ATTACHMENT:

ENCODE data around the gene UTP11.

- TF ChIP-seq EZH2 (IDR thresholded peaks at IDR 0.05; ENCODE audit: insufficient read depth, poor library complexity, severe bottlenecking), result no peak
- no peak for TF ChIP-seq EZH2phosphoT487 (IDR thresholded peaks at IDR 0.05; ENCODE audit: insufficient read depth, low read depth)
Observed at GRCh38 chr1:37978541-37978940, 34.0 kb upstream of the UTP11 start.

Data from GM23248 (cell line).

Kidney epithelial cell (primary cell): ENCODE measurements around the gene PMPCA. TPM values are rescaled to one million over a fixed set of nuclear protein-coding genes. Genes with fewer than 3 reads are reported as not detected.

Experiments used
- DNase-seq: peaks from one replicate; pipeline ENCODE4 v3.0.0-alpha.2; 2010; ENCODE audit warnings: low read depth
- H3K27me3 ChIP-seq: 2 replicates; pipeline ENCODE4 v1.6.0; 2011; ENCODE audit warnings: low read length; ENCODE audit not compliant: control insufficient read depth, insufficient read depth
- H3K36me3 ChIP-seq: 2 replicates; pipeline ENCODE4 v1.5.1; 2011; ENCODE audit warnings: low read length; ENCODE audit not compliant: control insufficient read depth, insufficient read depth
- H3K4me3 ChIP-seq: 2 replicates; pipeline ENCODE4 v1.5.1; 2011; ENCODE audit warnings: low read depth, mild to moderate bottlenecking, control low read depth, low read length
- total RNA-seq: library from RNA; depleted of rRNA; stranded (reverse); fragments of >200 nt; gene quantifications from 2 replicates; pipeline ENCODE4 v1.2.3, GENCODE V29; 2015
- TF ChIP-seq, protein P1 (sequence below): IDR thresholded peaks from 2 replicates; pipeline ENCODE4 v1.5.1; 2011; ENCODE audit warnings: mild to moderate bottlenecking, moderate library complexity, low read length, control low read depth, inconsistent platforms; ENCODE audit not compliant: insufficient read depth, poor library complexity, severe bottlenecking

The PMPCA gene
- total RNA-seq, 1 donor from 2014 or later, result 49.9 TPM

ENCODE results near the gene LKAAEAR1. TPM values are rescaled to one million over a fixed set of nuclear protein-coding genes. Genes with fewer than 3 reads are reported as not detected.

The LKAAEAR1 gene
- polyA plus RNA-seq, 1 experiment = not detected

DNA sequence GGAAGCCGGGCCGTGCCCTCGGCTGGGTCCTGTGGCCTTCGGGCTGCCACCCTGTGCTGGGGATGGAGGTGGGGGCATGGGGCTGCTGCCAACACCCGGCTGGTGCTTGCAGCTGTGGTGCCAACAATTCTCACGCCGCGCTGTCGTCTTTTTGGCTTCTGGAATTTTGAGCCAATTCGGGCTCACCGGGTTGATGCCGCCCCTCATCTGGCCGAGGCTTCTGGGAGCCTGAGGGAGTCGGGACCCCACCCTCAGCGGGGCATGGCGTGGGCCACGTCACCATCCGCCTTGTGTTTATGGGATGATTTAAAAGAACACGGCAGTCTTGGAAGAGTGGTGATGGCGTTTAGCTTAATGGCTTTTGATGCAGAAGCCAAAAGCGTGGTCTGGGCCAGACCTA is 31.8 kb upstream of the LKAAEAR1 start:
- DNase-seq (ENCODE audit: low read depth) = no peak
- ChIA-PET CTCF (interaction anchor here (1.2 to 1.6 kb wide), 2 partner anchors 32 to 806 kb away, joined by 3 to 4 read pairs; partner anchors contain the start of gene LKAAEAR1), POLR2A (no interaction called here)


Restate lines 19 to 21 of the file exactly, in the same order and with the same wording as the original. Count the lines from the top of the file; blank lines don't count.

DNA sequence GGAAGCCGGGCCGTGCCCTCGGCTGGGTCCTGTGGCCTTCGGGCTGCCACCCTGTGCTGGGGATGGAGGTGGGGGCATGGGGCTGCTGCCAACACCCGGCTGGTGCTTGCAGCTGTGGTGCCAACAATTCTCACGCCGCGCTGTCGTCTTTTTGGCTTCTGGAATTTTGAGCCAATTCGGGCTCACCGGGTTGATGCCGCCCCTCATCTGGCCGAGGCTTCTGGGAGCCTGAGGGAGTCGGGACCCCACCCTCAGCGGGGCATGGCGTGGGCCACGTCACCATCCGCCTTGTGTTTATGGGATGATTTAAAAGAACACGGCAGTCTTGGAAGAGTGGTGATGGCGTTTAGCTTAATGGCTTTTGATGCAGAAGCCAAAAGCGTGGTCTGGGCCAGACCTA is 31.8 kb upstream of the LKAAEAR1 start:
- DNase-seq (ENCODE audit: low read depth) = no peak
- ChIA-PET CTCF (interaction anchor here (1.2 to 1.6 kb wide), 2 partner anchors 32 to 806 kb away, joined by 3 to 4 read pairs; partner anchors contain the start of gene LKAAEAR1), POLR2A (no interaction called here)